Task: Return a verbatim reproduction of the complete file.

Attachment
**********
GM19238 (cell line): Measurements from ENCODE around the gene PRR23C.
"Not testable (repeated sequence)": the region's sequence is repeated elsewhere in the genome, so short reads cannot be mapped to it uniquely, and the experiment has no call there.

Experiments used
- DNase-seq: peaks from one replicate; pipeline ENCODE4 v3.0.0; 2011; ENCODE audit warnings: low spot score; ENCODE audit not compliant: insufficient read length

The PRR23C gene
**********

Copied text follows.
GM19238 (cell line): Measurements from ENCODE around the gene PRR23C.
"Not testable (repeated sequence)": the region's sequence is repeated elsewhere in the genome, so short reads cannot be mapped to it uniquely, and the experiment has no call there.

Experiments used
- DNase-seq: peaks from one replicate; pipeline ENCODE4 v3.0.0; 2011; ENCODE audit warnings: low spot score; ENCODE audit not compliant: insufficient read length

The PRR23C gene